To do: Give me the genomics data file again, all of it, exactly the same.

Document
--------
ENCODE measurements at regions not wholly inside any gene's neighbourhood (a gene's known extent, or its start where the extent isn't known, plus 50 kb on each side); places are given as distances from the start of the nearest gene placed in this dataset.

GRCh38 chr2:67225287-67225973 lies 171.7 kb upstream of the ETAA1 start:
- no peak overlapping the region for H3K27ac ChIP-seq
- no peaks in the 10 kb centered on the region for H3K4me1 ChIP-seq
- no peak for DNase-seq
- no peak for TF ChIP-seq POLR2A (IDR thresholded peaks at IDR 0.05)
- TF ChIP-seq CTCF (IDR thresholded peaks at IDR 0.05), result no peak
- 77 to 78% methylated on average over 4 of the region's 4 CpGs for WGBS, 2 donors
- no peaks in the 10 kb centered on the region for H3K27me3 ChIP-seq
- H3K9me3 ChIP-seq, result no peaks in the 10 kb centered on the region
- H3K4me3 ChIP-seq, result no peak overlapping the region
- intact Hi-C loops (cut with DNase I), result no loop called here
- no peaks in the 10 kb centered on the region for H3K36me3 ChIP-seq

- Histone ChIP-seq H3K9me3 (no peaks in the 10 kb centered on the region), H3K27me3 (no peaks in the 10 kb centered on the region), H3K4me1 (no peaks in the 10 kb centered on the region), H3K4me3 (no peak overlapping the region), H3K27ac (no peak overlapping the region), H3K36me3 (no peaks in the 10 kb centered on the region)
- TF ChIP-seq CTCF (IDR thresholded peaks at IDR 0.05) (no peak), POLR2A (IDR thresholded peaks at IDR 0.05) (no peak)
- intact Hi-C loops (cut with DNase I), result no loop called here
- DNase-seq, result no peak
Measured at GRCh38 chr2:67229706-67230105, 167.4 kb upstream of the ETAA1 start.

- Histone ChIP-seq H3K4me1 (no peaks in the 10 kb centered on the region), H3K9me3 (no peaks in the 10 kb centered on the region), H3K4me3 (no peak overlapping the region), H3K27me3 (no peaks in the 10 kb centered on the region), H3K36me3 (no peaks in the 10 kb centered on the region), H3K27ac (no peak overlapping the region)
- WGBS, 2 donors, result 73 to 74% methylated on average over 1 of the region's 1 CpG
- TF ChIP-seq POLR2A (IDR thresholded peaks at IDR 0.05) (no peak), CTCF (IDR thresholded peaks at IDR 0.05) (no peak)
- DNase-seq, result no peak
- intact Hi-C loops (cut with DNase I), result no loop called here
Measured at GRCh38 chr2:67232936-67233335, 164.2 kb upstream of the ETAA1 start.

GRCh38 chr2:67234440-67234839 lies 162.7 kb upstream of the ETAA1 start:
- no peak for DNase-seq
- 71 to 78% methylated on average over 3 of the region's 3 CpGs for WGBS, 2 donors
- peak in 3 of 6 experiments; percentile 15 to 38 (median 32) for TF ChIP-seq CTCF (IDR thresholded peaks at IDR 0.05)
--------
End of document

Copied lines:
ENCODE measurements at regions not wholly inside any gene's neighbourhood (a gene's known extent, or its start where the extent isn't known, plus 50 kb on each side); places are given as distances from the start of the nearest gene placed in this dataset.

GRCh38 chr2:67225287-67225973 lies 171.7 kb upstream of the ETAA1 start:
- no peak overlapping the region for H3K27ac ChIP-seq
- no peaks in the 10 kb centered on the region for H3K4me1 ChIP-seq
- no peak for DNase-seq
- no peak for TF ChIP-seq POLR2A (IDR thresholded peaks at IDR 0.05)
- TF ChIP-seq CTCF (IDR thresholded peaks at IDR 0.05), result no peak
- 77 to 78% methylated on average over 4 of the region's 4 CpGs for WGBS, 2 donors
- no peaks in the 10 kb centered on the region for H3K27me3 ChIP-seq
- H3K9me3 ChIP-seq, result no peaks in the 10 kb centered on the region
- H3K4me3 ChIP-seq, result no peak overlapping the region
- intact Hi-C loops (cut with DNase I), result no loop called here
- no peaks in the 10 kb centered on the region for H3K36me3 ChIP-seq

- Histone ChIP-seq H3K9me3 (no peaks in the 10 kb centered on the region), H3K27me3 (no peaks in the 10 kb centered on the region), H3K4me1 (no peaks in the 10 kb centered on the region), H3K4me3 (no peak overlapping the region), H3K27ac (no peak overlapping the region), H3K36me3 (no peaks in the 10 kb centered on the region)
- TF ChIP-seq CTCF (IDR thresholded peaks at IDR 0.05) (no peak), POLR2A (IDR thresholded peaks at IDR 0.05) (no peak)
- intact Hi-C loops (cut with DNase I), result no loop called here
- DNase-seq, result no peak
Measured at GRCh38 chr2:67229706-67230105, 167.4 kb upstream of the ETAA1 start.

- Histone ChIP-seq H3K4me1 (no peaks in the 10 kb centered on the region), H3K9me3 (no peaks in the 10 kb centered on the region), H3K4me3 (no peak overlapping the region), H3K27me3 (no peaks in the 10 kb centered on the region), H3K36me3 (no peaks in the 10 kb centered on the region), H3K27ac (no peak overlapping the region)
- WGBS, 2 donors, result 73 to 74% methylated on average over 1 of the region's 1 CpG
- TF ChIP-seq POLR2A (IDR thresholded peaks at IDR 0.05) (no peak), CTCF (IDR thresholded peaks at IDR 0.05) (no peak)
- DNase-seq, result no peak
- intact Hi-C loops (cut with DNase I), result no loop called here
Measured at GRCh38 chr2:67232936-67233335, 164.2 kb upstream of the ETAA1 start.

GRCh38 chr2:67234440-67234839 lies 162.7 kb upstream of the ETAA1 start:
- no peak for DNase-seq
- 71 to 78% methylated on average over 3 of the region's 3 CpGs for WGBS, 2 donors
- peak in 3 of 6 experiments; percentile 15 to 38 (median 32) for TF ChIP-seq CTCF (IDR thresholded peaks at IDR 0.05)